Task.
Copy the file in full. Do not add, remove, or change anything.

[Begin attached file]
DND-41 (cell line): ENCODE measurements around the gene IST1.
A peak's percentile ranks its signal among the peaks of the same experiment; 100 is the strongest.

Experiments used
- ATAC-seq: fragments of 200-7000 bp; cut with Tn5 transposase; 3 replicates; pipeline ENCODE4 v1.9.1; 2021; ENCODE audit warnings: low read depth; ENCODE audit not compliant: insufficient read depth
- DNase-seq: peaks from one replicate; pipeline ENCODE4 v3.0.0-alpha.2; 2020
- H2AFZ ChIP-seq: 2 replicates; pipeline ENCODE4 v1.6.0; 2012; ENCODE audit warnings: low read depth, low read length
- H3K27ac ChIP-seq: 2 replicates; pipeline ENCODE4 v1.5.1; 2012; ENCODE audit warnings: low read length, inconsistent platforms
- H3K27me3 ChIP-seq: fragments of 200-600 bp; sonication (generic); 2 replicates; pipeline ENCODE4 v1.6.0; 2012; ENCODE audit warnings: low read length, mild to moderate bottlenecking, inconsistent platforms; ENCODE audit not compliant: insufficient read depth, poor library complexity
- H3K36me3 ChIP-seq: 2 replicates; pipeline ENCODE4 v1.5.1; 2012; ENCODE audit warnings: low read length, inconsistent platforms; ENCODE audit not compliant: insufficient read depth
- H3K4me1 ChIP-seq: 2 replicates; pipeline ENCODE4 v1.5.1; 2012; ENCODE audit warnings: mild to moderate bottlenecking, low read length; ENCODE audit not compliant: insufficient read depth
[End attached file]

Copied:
DND-41 (cell line): ENCODE measurements around the gene IST1.
A peak's percentile ranks its signal among the peaks of the same experiment; 100 is the strongest.

Experiments used
- ATAC-seq: fragments of 200-7000 bp; cut with Tn5 transposase; 3 replicates; pipeline ENCODE4 v1.9.1; 2021; ENCODE audit warnings: low read depth; ENCODE audit not compliant: insufficient read depth
- DNase-seq: peaks from one replicate; pipeline ENCODE4 v3.0.0-alpha.2; 2020
- H2AFZ ChIP-seq: 2 replicates; pipeline ENCODE4 v1.6.0; 2012; ENCODE audit warnings: low read depth, low read length
- H3K27ac ChIP-seq: 2 replicates; pipeline ENCODE4 v1.5.1; 2012; ENCODE audit warnings: low read length, inconsistent platforms
- H3K27me3 ChIP-seq: fragments of 200-600 bp; sonication (generic); 2 replicates; pipeline ENCODE4 v1.6.0; 2012; ENCODE audit warnings: low read length, mild to moderate bottlenecking, inconsistent platforms; ENCODE audit not compliant: insufficient read depth, poor library complexity
- H3K36me3 ChIP-seq: 2 replicates; pipeline ENCODE4 v1.5.1; 2012; ENCODE audit warnings: low read length, inconsistent platforms; ENCODE audit not compliant: insufficient read depth
- H3K4me1 ChIP-seq: 2 replicates; pipeline ENCODE4 v1.5.1; 2012; ENCODE audit warnings: mild to moderate bottlenecking, low read length; ENCODE audit not compliant: insufficient read depth